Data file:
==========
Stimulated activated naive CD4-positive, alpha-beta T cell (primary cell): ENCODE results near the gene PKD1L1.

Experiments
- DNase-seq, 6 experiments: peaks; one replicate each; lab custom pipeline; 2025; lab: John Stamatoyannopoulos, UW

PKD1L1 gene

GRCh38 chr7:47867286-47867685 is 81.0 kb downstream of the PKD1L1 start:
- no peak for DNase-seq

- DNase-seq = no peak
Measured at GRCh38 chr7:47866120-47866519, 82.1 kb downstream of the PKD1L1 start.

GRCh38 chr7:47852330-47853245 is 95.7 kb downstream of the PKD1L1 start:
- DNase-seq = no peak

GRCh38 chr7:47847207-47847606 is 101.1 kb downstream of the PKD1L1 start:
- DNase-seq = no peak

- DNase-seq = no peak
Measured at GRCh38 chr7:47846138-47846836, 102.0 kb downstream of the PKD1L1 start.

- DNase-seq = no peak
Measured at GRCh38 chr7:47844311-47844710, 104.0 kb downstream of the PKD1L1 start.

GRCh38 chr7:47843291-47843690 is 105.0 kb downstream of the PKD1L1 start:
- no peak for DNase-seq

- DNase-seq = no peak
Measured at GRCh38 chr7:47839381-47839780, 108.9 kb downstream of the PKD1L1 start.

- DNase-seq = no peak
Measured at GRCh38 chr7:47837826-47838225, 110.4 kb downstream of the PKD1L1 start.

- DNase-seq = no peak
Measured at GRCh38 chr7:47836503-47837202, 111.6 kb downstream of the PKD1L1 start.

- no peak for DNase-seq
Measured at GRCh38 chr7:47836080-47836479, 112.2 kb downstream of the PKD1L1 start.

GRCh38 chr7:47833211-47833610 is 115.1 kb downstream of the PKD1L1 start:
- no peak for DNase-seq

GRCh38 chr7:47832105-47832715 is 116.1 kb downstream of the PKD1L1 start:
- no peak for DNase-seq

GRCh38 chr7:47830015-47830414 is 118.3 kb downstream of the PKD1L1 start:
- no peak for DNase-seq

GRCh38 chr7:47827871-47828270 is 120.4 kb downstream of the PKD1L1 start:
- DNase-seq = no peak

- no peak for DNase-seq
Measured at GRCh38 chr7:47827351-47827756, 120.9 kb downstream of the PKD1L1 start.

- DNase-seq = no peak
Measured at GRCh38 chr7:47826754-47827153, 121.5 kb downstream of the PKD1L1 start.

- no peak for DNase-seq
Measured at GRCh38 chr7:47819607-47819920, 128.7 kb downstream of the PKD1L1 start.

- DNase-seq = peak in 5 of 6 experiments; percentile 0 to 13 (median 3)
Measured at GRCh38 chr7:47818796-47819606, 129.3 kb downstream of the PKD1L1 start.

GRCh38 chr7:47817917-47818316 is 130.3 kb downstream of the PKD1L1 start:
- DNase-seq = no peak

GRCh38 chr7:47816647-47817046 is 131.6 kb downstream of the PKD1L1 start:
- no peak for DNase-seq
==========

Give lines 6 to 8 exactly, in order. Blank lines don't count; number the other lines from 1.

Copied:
- no peak for DNase-seq

- DNase-seq = no peak
Measured at GRCh38 chr7:47866120-47866519, 82.1 kb downstream of the PKD1L1 start.